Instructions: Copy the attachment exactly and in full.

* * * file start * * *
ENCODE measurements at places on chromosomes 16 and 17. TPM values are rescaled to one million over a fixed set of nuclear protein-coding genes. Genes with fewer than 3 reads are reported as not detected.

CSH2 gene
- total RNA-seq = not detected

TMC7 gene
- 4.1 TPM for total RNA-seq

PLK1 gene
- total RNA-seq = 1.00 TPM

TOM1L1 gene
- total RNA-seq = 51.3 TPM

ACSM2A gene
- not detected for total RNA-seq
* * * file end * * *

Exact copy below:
ENCODE measurements at places on chromosomes 16 and 17. TPM values are rescaled to one million over a fixed set of nuclear protein-coding genes. Genes with fewer than 3 reads are reported as not detected.

CSH2 gene
- total RNA-seq = not detected

TMC7 gene
- 4.1 TPM for total RNA-seq

PLK1 gene
- total RNA-seq = 1.00 TPM

TOM1L1 gene
- total RNA-seq = 51.3 TPM

ACSM2A gene
- not detected for total RNA-seq